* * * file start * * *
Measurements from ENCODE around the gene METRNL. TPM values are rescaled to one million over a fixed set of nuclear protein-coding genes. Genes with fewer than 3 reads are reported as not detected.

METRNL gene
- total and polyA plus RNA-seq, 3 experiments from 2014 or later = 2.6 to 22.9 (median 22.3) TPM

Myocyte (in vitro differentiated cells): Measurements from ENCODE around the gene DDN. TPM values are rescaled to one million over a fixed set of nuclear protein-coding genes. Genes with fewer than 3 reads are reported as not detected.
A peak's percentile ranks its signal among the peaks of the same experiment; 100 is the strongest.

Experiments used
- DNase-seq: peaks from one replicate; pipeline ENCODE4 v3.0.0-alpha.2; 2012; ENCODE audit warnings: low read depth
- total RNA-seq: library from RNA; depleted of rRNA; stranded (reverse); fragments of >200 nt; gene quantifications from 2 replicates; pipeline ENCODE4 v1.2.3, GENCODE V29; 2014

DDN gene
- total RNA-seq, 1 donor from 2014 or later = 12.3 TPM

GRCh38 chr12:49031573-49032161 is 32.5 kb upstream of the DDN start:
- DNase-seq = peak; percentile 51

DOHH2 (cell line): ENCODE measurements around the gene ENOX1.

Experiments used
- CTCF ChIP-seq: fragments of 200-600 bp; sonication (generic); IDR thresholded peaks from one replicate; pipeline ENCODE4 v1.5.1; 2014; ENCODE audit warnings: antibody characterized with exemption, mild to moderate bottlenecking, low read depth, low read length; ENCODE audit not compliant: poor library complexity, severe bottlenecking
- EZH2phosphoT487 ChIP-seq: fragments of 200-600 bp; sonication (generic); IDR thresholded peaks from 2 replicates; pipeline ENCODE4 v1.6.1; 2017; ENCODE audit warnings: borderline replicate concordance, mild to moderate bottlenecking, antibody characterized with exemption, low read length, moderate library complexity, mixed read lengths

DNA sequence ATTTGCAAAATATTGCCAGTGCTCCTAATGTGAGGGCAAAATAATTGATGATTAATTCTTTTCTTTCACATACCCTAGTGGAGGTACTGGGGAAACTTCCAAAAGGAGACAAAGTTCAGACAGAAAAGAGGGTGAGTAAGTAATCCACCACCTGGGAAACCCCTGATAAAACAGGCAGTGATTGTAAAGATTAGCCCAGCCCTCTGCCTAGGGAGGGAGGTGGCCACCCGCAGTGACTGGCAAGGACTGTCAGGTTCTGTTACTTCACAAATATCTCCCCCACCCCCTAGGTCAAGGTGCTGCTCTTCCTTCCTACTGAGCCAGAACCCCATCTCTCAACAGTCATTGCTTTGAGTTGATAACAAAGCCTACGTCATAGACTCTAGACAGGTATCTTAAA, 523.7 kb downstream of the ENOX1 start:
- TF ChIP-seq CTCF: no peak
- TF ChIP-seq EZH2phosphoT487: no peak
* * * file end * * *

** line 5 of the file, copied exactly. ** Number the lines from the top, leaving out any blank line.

A peak's percentile ranks its signal among the peaks of the same experiment; 100 is the strongest.